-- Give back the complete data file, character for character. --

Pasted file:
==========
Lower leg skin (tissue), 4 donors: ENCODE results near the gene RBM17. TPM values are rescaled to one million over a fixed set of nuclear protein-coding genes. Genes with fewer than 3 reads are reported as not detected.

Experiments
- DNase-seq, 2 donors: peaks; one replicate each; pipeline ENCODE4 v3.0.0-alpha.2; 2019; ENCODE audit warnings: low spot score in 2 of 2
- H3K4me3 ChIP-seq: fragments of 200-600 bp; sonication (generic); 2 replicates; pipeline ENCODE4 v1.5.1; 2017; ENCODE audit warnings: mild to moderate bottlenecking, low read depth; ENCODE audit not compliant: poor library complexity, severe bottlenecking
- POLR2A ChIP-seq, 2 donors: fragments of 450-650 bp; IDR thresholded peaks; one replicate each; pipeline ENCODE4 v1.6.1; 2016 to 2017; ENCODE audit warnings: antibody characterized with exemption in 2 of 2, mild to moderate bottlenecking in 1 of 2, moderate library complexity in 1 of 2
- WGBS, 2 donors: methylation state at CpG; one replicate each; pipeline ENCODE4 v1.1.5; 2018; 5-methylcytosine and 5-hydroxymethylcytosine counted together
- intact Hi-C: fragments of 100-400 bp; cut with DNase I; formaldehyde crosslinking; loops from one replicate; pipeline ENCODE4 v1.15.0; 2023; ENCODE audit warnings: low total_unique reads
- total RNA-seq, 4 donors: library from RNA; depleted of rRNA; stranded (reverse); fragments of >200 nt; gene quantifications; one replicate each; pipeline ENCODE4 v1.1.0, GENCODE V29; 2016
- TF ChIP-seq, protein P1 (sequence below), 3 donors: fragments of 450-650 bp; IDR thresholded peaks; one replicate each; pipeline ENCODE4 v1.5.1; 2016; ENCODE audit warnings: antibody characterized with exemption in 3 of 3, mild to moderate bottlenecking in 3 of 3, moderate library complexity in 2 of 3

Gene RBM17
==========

Lower leg skin (tissue), 4 donors: ENCODE results near the gene RBM17. TPM values are rescaled to one million over a fixed set of nuclear protein-coding genes. Genes with fewer than 3 reads are reported as not detected.

Experiments
- DNase-seq, 2 donors: peaks; one replicate each; pipeline ENCODE4 v3.0.0-alpha.2; 2019; ENCODE audit warnings: low spot score in 2 of 2
- H3K4me3 ChIP-seq: fragments of 200-600 bp; sonication (generic); 2 replicates; pipeline ENCODE4 v1.5.1; 2017; ENCODE audit warnings: mild to moderate bottlenecking, low read depth; ENCODE audit not compliant: poor library complexity, severe bottlenecking
- POLR2A ChIP-seq, 2 donors: fragments of 450-650 bp; IDR thresholded peaks; one replicate each; pipeline ENCODE4 v1.6.1; 2016 to 2017; ENCODE audit warnings: antibody characterized with exemption in 2 of 2, mild to moderate bottlenecking in 1 of 2, moderate library complexity in 1 of 2
- WGBS, 2 donors: methylation state at CpG; one replicate each; pipeline ENCODE4 v1.1.5; 2018; 5-methylcytosine and 5-hydroxymethylcytosine counted together
- intact Hi-C: fragments of 100-400 bp; cut with DNase I; formaldehyde crosslinking; loops from one replicate; pipeline ENCODE4 v1.15.0; 2023; ENCODE audit warnings: low total_unique reads
- total RNA-seq, 4 donors: library from RNA; depleted of rRNA; stranded (reverse); fragments of >200 nt; gene quantifications; one replicate each; pipeline ENCODE4 v1.1.0, GENCODE V29; 2016
- TF ChIP-seq, protein P1 (sequence below), 3 donors: fragments of 450-650 bp; IDR thresholded peaks; one replicate each; pipeline ENCODE4 v1.5.1; 2016; ENCODE audit warnings: antibody characterized with exemption in 3 of 3, mild to moderate bottlenecking in 3 of 3, moderate library complexity in 2 of 3

Gene RBM17